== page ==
Bruce Alexander

The Price of Murder


In which Sir John is moved to fury at the death of a child

I, who had recently become engaged to be engaged with Clarissa Roundtree, did walk with her on a Thursday morning in April 1774. We went hand in hand, as was her wish. Through the great market in Covent Garden we went. In the usual way of it, the “Garden,” which it was most often called, was strong-smelling, crowded, and noisy. Greengrocers hawked the quality of their carrots and new potatoes. Ballad sellers sang their wares. All England, it seemed, had gathered there that they might make proper preparations for the coming Easter holiday.

As it happened, this year’s Easter held special significance for Clarissa. She was quite determined that we publish our banns of marriage as soon as the Lenten season had passed.

“But Clarissa,” said I, objecting, “what use is there publishing our banns when we cannot yet marry?”

“Oh Jeremy, you know far better than I that we need not be married after the banns are posted. It’s simply that we can be married thereafter. We shall then be officially engaged.”

“Yet what then is the use of being officially engaged when we shall not have money enough to marry for years to come?”

At that her face quite fell. “Years?” she echoed, as if having learned of this for the first time. It was always the same: she urging us forward, racing ahead, and I given the uncomfortable job of applying the brake. She knew the realities of our situation as well as I. Still, each time we discussed it, it seemed necessary to get her to admit that she knew what she knew.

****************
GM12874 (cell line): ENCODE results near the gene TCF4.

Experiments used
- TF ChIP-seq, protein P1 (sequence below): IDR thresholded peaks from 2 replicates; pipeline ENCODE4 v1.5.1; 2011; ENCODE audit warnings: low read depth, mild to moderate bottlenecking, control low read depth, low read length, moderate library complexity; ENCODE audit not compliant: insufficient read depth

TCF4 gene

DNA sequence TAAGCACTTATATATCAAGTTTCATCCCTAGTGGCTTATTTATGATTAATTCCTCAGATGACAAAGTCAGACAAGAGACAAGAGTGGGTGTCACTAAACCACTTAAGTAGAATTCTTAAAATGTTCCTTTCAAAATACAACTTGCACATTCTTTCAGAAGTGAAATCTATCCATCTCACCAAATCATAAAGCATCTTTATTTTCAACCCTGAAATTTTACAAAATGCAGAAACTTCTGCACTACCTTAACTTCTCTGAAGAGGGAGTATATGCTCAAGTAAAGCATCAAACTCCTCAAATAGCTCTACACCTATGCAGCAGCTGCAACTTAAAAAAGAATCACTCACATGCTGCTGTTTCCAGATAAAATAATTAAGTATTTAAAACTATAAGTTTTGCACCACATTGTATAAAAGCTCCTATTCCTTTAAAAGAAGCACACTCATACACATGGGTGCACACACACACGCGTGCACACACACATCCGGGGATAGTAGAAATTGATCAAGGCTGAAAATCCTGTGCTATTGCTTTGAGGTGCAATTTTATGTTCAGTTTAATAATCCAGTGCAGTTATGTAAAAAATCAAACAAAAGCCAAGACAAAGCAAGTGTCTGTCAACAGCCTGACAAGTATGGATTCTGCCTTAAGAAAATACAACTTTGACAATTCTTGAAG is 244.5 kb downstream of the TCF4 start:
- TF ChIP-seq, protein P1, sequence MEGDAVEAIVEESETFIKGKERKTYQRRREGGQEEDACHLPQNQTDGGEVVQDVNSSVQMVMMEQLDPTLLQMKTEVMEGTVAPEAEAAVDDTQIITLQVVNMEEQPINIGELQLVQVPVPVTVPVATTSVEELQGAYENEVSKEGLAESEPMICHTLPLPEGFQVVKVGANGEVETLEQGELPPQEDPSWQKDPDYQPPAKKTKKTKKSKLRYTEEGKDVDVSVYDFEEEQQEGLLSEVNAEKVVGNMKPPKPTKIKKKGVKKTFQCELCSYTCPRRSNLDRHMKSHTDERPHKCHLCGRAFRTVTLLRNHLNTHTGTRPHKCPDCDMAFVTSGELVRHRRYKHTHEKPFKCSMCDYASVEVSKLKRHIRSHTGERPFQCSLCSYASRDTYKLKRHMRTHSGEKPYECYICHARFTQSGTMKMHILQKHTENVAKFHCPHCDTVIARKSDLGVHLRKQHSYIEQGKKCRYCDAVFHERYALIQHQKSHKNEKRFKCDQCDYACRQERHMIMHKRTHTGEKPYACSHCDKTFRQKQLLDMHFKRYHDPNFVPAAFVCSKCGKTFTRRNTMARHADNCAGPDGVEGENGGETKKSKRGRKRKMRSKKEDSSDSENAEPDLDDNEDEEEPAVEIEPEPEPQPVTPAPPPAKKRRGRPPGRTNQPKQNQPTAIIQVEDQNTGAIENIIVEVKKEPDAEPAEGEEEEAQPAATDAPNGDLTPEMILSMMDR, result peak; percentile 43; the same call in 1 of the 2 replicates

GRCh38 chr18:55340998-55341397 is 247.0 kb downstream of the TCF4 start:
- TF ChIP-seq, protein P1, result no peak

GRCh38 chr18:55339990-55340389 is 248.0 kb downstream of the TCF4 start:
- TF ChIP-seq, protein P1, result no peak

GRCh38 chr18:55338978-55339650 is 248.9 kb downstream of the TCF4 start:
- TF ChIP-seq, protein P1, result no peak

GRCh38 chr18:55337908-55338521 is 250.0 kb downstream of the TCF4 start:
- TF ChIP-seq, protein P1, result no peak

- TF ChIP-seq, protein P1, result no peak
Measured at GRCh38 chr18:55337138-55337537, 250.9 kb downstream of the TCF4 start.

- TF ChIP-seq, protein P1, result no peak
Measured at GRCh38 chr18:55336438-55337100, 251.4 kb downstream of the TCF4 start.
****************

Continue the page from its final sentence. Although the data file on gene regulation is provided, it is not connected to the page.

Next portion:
I set about to do just that. Did I convince her? I doubted it. And she proved me right shortly thereafter by making me go through it all once again. Probably I did wrong by taking the same tack over and over. I did ever return to the matter of money. One could not marry if one had not enough of it to support a wife. That much seemed simple enough, did it not? Ah, but Clarissa was clever, for, each time she introduced the matter of marriage, she did so in some new way. This time, as an instance, she brought in the matter of the banns. What, I objected, was the use of posting banns if there could be no marriage for two years to come (when I should reach my majority and pass the bar)? Yet I understood her design well enough: she thought to marry me by degrees. Knowing full well that we could not be married till the banns first be posted, she meant to have that out of the way, so that she might then concentrate upon getting us before a priest. Much as I would have her-and have her at the soonest-I saw no way for it but to wait. I loved Clarissa dearly, yet I would not give up the career in the law that I dreamed of-no, not even for her.

Besides, what would Sir John and Lady Fielding say? They depended upon us now more than ever. We knew better than they that Molly Sarton, our cook, would soon be leaving them. She and Mr. Donnelly-surgeon, physician, and my great friend-would be married by the end of the year. Though Sir John and his lady were not privy to the information, as we were, they knew, or assumed, this was what lay in the near future for them. For this reason, Clarissa was being readied to take her place. Under Molly’s cool supervision, she was learning her lessons well, yet in this week to come, she would be put to the test. Molly had agreed to hold a cooking class for the girls and women at Lady Fielding’s Magdalene Home for Penitent Prostitutes. It had been agreed that Molly could not cook and teach simultaneous, and so it fell to Clarissa to do all that needed to be done at home, unsupervised and independent. Needless to say, this would include buying food for the family in the Garden. Thus had we set out together that morning-I to teach her where the best might be bought, and she to learn.